For Phyllis LeBlanc, hand dipping chocolates at Harbor Sweets meant more than a steady paycheck during her time at Salem State College — it was an exercise in what would become her future.

“I was studying business, so when I started... it was sort of a little microcosm of everything I was studying in business school, and it was interesting to see how those concepts in school translated to the real world,” she says. “I worked in every aspect of the company: in marketing, operations, finance. So, I knew the company very well when I decided to buy it from the founder.”

Thirteen years later, she still relies on her education and business sense. As the current president and ceo of the Salem, Mass. confectioner, LeBlanc oversees the production and development  of Harbor Sweets’ nautical treats, including its signature Sweet Sloop, a sailboat-shaped almond butter crunch dipped in white and dark chocolate and chopped pecans.

And while their Sweet Sloops and other handmade, all-natural confections get customers through the door of Harbor Sweets’ waterfront store, LeBlanc knows continuing to provide them with quality reasonably priced sweets is what keeps them coming back.

“People know good value — that’s one of the premises our company was built upon,” LeBlanc says. “When we started out over 35 years ago, chocolates were the kind that you buy in the drug store. We always felt that if you use the best ingredients, packaged it well and presented that product to the consumer at a fair price, they would value the product. That is something that we have continued to do.”

For many premium confectioners like Harbor Sweets, the idea of value — excellence accompanied by fair pricing — is what separates them from an entire range of everyday candy makers. And since 2008’s recession, value has given these confectioners a means to stay afloat in turbulent economic times — and cash-strapped consumers the ability to make worthwhile indulgences.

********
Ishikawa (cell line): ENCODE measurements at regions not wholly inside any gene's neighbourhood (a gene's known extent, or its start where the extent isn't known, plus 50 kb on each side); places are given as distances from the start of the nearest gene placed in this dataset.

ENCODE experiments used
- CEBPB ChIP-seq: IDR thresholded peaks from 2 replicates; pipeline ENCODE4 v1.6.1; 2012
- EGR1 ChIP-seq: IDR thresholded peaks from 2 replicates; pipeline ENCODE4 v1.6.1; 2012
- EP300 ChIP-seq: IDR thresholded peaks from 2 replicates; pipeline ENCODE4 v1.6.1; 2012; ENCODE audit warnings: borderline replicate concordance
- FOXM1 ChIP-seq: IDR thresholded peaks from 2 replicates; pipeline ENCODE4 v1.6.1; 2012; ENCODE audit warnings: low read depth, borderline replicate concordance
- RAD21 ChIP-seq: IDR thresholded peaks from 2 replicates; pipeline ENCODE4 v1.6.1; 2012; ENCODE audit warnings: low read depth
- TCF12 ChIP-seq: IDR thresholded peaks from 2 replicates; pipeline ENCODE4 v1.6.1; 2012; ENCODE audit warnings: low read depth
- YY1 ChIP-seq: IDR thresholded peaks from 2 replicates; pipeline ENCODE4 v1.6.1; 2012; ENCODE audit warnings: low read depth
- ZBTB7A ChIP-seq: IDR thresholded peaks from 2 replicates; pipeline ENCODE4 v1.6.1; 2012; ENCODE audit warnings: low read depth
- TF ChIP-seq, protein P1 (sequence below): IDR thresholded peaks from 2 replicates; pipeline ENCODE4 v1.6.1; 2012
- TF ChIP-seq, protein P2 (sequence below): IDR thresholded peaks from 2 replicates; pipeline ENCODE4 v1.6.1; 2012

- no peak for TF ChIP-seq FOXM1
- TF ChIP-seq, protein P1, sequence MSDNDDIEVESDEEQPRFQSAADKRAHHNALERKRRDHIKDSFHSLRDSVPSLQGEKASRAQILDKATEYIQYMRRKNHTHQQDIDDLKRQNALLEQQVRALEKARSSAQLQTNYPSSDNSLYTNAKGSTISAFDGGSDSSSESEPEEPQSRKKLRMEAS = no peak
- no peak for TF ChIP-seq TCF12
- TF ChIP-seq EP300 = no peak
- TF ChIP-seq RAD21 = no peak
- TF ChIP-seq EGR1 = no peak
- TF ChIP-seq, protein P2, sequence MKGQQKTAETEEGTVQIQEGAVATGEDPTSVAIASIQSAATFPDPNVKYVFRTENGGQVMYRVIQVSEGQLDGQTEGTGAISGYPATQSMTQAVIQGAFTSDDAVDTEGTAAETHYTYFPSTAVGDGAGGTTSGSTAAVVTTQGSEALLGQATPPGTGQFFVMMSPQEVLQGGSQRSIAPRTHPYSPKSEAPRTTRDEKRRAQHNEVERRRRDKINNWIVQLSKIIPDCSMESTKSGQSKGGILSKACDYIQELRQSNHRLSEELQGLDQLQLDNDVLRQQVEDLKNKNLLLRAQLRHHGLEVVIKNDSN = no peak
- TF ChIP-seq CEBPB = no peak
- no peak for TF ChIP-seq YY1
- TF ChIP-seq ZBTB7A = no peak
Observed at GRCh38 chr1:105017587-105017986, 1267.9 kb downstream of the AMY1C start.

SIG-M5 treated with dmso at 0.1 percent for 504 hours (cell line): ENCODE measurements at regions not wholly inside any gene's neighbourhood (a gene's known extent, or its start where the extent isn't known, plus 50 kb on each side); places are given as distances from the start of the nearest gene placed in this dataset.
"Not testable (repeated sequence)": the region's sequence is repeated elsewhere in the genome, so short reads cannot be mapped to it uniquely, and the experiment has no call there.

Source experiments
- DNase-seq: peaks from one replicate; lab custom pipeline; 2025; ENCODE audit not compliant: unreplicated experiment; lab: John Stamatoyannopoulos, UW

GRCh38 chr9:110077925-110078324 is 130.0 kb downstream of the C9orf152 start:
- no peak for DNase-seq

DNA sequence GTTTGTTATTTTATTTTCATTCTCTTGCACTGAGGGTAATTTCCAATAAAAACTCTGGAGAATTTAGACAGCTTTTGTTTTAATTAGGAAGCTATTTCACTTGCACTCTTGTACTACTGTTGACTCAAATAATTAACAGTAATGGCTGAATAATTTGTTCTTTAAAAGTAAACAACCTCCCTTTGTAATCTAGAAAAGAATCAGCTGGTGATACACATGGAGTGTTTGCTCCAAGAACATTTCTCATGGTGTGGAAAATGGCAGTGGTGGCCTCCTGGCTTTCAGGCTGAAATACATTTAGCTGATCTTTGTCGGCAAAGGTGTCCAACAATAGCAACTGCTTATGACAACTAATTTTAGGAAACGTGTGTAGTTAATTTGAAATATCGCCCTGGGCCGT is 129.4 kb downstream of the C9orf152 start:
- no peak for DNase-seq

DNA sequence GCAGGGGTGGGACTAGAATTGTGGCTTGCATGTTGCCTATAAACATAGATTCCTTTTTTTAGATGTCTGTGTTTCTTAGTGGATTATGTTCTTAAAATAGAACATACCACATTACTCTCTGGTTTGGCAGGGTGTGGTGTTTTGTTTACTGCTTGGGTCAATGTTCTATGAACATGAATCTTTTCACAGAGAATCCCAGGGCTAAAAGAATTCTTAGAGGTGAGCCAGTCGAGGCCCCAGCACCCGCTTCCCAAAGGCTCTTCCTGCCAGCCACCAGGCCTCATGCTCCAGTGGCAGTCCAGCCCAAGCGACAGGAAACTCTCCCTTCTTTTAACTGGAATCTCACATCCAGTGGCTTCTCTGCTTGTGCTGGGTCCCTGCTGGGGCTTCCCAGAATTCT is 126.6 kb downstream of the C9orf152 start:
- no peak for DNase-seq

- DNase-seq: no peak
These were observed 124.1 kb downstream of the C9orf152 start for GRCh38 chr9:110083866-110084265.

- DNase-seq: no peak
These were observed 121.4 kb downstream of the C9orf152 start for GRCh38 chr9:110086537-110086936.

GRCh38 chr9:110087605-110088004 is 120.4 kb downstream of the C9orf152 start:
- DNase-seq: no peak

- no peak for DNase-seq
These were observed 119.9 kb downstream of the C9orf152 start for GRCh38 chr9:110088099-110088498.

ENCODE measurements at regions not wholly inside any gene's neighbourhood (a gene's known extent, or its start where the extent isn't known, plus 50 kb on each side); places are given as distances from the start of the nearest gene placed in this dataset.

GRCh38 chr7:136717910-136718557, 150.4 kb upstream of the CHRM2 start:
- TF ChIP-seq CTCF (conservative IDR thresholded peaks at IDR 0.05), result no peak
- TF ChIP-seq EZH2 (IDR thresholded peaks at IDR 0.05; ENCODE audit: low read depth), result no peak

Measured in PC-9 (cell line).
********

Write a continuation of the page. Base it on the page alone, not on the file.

That strategy seems to be working. The National Association of the Specialty Food Trade’s 2012 report says the specialty candy sector grew 15.5% from 2009 to 2011. Additionally, the sector currently holds 10.6% of the market share with $1.1 billion in sales.

Sales aside, what exactly makes these confections “high quality?” For the chocolate makers at Rogue Confections, their personally designed and hand-printed Belgian chocolate disks and postcards give their customers options that are both delicious and aesthetically pleasing.

 “We always strive to use the finest chocolate, and put human attention onto everything,” says Amanda Springer, Rogue’s director of sales and product development. “What we do is not a machine process; everything is done by hand, by human beings, craft people, really. I think that’s the essence of why we are a premium product. We know people are eating this and enjoying it themselves, so we want to put as much care into as we possibly can.”

While Sherri Adler, owner and founder of the New York City-based company, designs the vintage-inspired patterns for Rogues’ chocolates, she also creates the packaging that houses them, which Springer says is crucial to achieving “premium” status.

“Packaging is a huge component of the industry, as we found out through our trials and tribulations,” she says. “It’s really critical to have packaging that’s straightforward, but that also showcases the product and is a beautiful addition to the product that you already have. I think that adds to the luxury factor.”